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After the Gold Rush

“From this moment on, continuity no longer breaks down in space, not in the physical space of urban lots nor in the juridical space of their property tax records. From here, continuity is ruptured in time, in a time that advanced technologies and industrial redeployment incessantly arrange through a series of interruptions, such as plant closings, unemployment, casual labor, and successive or simultaneous disappearing acts. These serve to organize and then disorganize the urban environment to the point of provoking the irreversible decay of neighborhoods, as in the housing development near Lyon where the occupants’ “rate of rotation” became so great—people staying for a year and then moving on—that it contributed to the ruin of a place that each inhabitant found adequate…”

-Paul Virilio, “The Overexposed City”

North Dakota has urban decay that could drive away. “There are empty campers everywhere,” says one North Dakotan interviewed for this article, describing the abandoned trailers that litter the shale towns of a thinly populated state overwhelmed this past decade by a fracking-induced flood of migrant labor. The speed of the initial boom and the frantic need for labor meant neither the oil industry nor the workers could afford to wait for permanent settlements to develop, lest they leave money on the table, so like the gold rushers of yesteryear the arriving workers stayed in trailers, shacks and “man camps” while the real estate market tried to catch up.

The present slump in oil prices, having reduced the viability of fracking, means that last year’s fully-employed roughnecks are this year’s surplus labor, and so is their quickly-built housing, mobile as well as stationary.

Natural resources have always stirred up strange eddies in economies and cultures, from tulip bubbles to gold rushes, but information and money move faster in the destabilized contemporary version (that Nassim Taleb calls Extremistan) and those eddies are increasingly the choppy texture of the landscape rather than breaks in a smooth surface. Global commodity prices can make a local commodity effectively disappear: In North Dakota, cheap oil stays underground when drilling through shale to get it becomes a money-losing operation, despite no natural or human-caused change in the local environment. In such an event, even houses with wheels—the nomadic huts of the modern industrial world—become sunk costs and can’t travel fast enough to simply take advantage of the next opportunity. Instead their inhabitants (drivers?) scatter elsewhere, in planes and cars, not necessarily to the next oil boom site (which doesn’t just pop up as a replacement) but to a multitude of other gigs and industries.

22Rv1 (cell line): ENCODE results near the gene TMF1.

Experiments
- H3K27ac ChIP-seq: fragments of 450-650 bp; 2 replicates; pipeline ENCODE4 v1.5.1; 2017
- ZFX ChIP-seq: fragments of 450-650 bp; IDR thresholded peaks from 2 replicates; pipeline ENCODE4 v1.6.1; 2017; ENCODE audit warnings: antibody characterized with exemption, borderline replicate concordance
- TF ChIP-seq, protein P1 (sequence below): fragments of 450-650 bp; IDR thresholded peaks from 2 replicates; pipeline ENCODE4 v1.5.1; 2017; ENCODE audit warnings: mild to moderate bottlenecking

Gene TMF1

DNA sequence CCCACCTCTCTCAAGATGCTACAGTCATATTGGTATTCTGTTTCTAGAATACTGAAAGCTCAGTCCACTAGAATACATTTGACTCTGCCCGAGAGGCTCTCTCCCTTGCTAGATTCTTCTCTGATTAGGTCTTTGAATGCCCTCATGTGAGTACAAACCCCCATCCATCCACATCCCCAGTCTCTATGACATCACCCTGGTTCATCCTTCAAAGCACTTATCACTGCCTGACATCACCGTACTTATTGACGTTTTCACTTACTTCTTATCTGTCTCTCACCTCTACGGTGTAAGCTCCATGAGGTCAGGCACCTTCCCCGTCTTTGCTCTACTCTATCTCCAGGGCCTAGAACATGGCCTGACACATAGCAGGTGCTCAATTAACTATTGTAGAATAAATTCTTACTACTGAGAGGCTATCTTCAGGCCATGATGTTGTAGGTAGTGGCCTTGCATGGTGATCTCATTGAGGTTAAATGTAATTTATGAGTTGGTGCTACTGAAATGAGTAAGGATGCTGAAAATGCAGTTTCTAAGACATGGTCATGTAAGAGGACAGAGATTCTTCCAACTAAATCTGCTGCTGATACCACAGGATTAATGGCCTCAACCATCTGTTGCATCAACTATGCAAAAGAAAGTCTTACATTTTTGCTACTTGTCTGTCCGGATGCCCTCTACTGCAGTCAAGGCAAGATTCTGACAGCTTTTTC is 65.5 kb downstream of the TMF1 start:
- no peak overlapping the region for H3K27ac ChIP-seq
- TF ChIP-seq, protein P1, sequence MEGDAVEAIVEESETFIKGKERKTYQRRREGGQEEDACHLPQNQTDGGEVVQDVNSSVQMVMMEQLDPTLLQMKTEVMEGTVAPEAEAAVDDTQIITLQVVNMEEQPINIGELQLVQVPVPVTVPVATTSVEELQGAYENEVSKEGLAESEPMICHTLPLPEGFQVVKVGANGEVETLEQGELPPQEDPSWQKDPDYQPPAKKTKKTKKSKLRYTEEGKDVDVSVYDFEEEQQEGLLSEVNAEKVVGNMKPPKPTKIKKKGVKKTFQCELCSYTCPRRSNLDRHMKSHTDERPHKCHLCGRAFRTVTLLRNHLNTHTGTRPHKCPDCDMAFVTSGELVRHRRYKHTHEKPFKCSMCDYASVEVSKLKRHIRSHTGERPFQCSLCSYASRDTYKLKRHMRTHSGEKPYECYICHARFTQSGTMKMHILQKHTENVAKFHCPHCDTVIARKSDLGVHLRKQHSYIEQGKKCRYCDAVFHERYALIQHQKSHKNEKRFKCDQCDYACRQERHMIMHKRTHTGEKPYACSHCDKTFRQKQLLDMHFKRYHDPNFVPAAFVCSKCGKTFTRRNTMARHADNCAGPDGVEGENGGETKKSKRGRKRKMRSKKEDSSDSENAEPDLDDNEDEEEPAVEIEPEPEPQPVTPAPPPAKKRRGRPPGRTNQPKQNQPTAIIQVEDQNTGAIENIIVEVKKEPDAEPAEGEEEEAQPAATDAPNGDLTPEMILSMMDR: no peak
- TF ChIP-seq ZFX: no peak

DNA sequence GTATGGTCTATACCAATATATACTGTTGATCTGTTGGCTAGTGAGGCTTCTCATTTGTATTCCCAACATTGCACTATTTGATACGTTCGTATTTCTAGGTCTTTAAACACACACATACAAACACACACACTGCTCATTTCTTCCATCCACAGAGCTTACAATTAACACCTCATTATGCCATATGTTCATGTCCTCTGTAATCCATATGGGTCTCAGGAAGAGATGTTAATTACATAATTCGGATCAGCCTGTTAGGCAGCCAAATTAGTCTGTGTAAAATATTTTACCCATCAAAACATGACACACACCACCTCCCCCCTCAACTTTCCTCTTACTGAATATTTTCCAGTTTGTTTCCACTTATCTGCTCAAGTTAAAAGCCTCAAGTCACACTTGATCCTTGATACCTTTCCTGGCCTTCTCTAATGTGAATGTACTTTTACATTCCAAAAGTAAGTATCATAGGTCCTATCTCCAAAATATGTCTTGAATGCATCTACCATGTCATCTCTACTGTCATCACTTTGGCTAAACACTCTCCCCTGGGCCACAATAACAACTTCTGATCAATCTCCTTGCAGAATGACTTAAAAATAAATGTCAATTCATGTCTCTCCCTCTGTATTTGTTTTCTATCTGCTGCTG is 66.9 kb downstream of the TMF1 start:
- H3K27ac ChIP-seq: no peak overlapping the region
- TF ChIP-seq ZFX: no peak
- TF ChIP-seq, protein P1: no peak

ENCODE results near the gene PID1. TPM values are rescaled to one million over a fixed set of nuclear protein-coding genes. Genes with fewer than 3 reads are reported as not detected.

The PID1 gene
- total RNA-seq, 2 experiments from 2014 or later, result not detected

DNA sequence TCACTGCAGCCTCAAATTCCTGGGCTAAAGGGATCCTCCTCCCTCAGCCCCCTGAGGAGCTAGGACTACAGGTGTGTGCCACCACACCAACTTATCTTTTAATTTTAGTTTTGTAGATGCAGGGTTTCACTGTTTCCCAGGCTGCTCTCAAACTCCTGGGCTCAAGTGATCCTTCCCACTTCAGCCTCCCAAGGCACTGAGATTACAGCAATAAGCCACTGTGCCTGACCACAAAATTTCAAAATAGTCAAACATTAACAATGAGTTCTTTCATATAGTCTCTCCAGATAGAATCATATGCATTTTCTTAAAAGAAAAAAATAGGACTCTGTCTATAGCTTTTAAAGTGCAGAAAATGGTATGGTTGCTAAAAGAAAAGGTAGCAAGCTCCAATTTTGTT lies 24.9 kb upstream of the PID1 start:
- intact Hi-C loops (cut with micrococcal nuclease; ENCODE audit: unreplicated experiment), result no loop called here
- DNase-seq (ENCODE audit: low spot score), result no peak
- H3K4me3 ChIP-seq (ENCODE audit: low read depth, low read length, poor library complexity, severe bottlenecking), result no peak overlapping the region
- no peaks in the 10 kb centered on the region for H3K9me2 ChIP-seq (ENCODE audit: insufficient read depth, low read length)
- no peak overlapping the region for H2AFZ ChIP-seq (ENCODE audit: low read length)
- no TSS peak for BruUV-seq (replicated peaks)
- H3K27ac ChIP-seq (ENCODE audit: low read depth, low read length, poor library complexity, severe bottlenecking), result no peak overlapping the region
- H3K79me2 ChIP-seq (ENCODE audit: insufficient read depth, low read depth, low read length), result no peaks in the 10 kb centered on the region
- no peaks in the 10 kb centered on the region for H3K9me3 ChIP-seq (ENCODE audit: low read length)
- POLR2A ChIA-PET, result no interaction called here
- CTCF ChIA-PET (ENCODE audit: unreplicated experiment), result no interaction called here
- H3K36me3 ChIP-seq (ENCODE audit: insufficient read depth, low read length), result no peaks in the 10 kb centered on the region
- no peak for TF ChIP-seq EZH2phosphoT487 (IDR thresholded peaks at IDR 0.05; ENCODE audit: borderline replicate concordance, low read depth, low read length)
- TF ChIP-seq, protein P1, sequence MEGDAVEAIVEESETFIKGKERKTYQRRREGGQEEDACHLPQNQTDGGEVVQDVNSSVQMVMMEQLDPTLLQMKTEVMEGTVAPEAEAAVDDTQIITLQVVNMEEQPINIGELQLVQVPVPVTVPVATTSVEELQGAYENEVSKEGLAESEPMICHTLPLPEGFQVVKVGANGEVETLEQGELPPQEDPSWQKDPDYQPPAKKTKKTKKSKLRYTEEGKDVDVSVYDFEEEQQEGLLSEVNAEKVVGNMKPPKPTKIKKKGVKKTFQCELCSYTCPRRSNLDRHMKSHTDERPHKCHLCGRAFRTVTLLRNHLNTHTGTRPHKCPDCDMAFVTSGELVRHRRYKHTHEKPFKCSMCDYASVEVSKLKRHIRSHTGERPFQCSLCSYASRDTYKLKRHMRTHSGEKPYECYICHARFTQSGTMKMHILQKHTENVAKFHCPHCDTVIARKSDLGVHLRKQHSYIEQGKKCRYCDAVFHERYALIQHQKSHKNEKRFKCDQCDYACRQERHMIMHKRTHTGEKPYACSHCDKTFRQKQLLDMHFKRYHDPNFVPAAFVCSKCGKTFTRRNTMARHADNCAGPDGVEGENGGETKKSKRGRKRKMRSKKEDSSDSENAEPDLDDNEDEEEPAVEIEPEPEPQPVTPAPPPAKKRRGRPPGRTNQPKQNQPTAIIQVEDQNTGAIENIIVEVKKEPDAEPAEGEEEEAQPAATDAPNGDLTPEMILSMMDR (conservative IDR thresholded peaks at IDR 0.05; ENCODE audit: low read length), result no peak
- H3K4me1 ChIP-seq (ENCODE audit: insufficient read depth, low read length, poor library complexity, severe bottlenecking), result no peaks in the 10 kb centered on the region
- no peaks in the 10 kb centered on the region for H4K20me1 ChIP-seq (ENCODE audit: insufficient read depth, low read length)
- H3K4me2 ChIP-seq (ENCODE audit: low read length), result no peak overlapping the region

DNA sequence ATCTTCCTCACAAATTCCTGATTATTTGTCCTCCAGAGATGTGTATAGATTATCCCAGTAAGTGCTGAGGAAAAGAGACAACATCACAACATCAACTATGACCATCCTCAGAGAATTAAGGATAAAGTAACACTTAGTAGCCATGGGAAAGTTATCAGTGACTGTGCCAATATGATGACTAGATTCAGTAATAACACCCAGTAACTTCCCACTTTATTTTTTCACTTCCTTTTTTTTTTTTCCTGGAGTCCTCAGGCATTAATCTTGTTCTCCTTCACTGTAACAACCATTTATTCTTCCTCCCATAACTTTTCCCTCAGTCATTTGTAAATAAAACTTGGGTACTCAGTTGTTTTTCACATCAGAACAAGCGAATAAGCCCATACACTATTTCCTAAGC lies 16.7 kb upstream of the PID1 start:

The Virilio passage above instructs us that there’s a dimension of reality that moves faster all the time, and another that stands still by comparison. The latter encompasses cities, housing, and usually the people who live there, while the former comprises the information that sets the values and prices that determine how much those houses are worth, what jobs will exist in those cities, and ultimately whether it’s time to leave those places entirely. Continuity breaks down in time, not space, through “a series of interruptions”—the residents of Watford City, North Dakota were in the wrong place, then the right place, then the wrong place again, and it may yet become the right place again, depending on the schedule of said interruptions.

Human settlements in Taleb’s Extremistan are the residue that remains when the economic tide goes out, and as the speed of information accelerates, those ruins—the lifeless objects that remain when their usefulness goes away—will keep looking fresher than ever and might even seem brand new.

2 Comments on “After the Gold Rush”

  1. […] arrive late to the party and then overstay their welcome. The informal settlements that flourish on the fringes of every economic boom and in the center of every rapidly urbanizing country, from North Dakota to Nigeria, are examples […]

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